Bivalves, important aquatic filter feeders, have also been shown to ingest microplastics and nanoplastics. Upon exposure to microplastics, bivalve filtration ability decreases. Multiple cascading effects occur as a result, such as immunotoxicity and neurotoxicity. Decreased immune function occurs due to reduced phagocytosis and NF-?B gene activity. Impaired neurological function is a result of the inhibition of ChE and suppression of neurotransmitter regulatory enzymes. When exposed to microplastics, bivalves also experience oxidative stress, indicating an impaired ability to detoxify compounds within the body, which can ultimately damage DNA. Bivalve gametes and larvae are also impaired when exposed to microplastics. Rates of developmental arrest, and developmental malformities increase, while rates of fertilization decrease. When bivalves have been exposed to microplastics as well as other pollutants such as POPs, mercury or hydrocarbons in lab settings, toxic effects were shown to be aggravated.
Not only fish and free-living organisms can ingest microplastics. Scleractinian corals, which are primary reef-builders, have been shown to ingest microplastics under laboratory conditions. While the effects of ingestion on these corals has not been studied, corals can easily become stressed and bleach. Microplastics have been shown to stick to the exterior of the corals after exposure in the laboratory. The adherence to the outside of corals can potentially be harmful, because corals cannot handle sediment or any particulate matter on their exterior and slough it off by secreting mucus, expending energy in the process, increasing the likelihood of mortality.
Marine biologists in 2017 discovered that three-quarters of the underwater seagrass in the Turneffe Atoll off the coast of Belize had microplastic fibers, shards, and beads stuck to it. The plastic pieces had been overgrown by epibionts (organisms that naturally stick themselves to seagrass). Seagrass is part of the barrier reef ecosystem and is fed on by parrotfish, which in turn are eaten by humans. These findings, published in Marine Pollution Bulletin, may be "the first discovery of microplastics on aquatic vascular plants... [and] only the second discovery of microplastics on marine plant life anywhere in the world."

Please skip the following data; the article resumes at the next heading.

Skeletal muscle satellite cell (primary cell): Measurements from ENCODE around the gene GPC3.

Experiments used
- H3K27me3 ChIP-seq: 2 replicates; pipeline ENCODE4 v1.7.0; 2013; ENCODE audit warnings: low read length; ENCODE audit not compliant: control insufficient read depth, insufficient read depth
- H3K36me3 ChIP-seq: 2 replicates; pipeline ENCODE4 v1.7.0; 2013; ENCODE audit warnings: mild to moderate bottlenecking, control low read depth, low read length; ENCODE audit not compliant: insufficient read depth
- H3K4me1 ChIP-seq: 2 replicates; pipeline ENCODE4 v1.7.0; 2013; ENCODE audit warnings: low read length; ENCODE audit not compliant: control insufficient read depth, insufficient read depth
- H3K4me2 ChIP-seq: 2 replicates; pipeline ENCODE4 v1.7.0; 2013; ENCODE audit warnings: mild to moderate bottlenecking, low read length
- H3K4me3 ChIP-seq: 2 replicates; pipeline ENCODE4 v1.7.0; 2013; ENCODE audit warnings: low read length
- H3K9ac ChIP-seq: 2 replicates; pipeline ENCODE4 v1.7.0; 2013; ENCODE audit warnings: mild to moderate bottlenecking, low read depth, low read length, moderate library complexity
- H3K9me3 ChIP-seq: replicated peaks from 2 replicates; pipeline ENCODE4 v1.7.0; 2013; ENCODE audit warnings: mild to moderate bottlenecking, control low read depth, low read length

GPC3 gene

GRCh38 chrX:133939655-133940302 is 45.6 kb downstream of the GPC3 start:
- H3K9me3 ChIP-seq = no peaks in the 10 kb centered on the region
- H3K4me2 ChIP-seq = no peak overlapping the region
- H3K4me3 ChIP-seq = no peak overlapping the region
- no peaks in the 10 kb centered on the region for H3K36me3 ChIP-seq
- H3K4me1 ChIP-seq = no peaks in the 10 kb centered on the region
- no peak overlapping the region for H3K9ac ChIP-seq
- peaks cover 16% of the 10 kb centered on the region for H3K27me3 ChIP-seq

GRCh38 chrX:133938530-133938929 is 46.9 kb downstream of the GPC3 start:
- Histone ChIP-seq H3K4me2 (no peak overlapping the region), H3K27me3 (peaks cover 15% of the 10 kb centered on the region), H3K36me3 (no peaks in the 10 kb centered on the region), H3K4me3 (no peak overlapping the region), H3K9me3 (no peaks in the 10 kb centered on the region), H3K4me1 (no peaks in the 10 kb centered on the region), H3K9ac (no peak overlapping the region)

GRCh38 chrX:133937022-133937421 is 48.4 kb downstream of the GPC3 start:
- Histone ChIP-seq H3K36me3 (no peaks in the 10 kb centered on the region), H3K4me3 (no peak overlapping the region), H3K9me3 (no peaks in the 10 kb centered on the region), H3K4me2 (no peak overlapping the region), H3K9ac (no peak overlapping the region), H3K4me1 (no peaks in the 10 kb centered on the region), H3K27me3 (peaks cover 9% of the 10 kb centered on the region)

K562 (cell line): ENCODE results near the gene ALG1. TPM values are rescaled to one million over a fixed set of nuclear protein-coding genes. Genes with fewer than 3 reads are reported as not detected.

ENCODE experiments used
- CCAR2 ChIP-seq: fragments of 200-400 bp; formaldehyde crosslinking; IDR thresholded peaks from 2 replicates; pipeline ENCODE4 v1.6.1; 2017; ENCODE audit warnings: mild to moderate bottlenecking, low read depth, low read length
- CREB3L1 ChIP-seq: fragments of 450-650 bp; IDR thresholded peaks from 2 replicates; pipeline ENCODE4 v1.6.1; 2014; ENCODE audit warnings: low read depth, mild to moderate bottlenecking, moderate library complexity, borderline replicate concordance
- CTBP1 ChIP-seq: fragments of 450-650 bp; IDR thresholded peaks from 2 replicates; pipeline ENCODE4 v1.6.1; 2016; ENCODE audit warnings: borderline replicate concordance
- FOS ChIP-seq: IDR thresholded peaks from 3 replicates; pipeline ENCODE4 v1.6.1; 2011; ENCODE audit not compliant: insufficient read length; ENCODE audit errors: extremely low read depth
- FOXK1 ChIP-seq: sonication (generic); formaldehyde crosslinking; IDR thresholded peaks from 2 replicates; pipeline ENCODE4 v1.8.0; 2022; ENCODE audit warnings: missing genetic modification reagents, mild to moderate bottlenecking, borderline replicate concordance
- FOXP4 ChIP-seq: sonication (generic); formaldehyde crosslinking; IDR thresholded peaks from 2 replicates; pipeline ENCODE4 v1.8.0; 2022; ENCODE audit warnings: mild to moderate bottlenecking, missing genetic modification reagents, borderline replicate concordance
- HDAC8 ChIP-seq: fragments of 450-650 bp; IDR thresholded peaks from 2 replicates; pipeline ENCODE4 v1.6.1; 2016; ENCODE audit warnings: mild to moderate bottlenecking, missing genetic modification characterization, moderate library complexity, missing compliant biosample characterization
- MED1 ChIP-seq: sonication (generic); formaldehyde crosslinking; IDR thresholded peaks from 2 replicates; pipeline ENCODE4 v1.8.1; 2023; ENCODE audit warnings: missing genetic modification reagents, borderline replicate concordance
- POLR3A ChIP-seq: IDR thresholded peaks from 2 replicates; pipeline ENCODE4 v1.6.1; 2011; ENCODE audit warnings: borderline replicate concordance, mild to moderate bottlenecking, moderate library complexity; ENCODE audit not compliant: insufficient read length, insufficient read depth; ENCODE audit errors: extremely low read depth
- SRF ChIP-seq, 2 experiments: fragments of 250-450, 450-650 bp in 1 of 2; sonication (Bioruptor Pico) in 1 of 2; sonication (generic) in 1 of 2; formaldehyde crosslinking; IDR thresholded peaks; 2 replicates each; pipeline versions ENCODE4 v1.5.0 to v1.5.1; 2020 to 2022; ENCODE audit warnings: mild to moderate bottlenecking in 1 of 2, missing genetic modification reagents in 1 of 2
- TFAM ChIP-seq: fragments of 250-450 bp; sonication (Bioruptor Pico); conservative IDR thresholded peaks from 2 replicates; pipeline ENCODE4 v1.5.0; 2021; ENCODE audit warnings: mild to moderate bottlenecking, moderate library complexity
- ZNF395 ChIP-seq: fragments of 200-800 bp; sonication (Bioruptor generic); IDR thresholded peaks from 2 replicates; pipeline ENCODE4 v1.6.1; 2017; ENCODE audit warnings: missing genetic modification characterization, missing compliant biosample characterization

In 2019, the first European records of microplastic items in amphibians' stomach content was reported in specimens of the common European newt (Triturus carnifex). This also represented the first evidence for Caudata worldwide, highlighting that the emerging issue of plastics is a threat even in remote high-altitude environments.
Zooplankton ingest microplastics beads (1.7-30.6 ?m) and excrete fecal matter contaminated with microplastics. Along with ingestion, the microplastics stick to the appendages and exoskeleton of the zooplankton. Zooplankton, among other marine organisms, consume microplastics because they emit similar infochemicals, notably dimethyl sulfide, just as phytoplankton do.[verification needed] Plastics such as high-density polyethylene (HDPE), low-density polyethylene (LDPE), and polypropylene (PP) produce dimethyl sulfide odors. These types of plastics are commonly found in plastic bags, food storage containers, and bottle caps. Green and red filaments of plastics are found in the planktonic organisms and in seaweeds.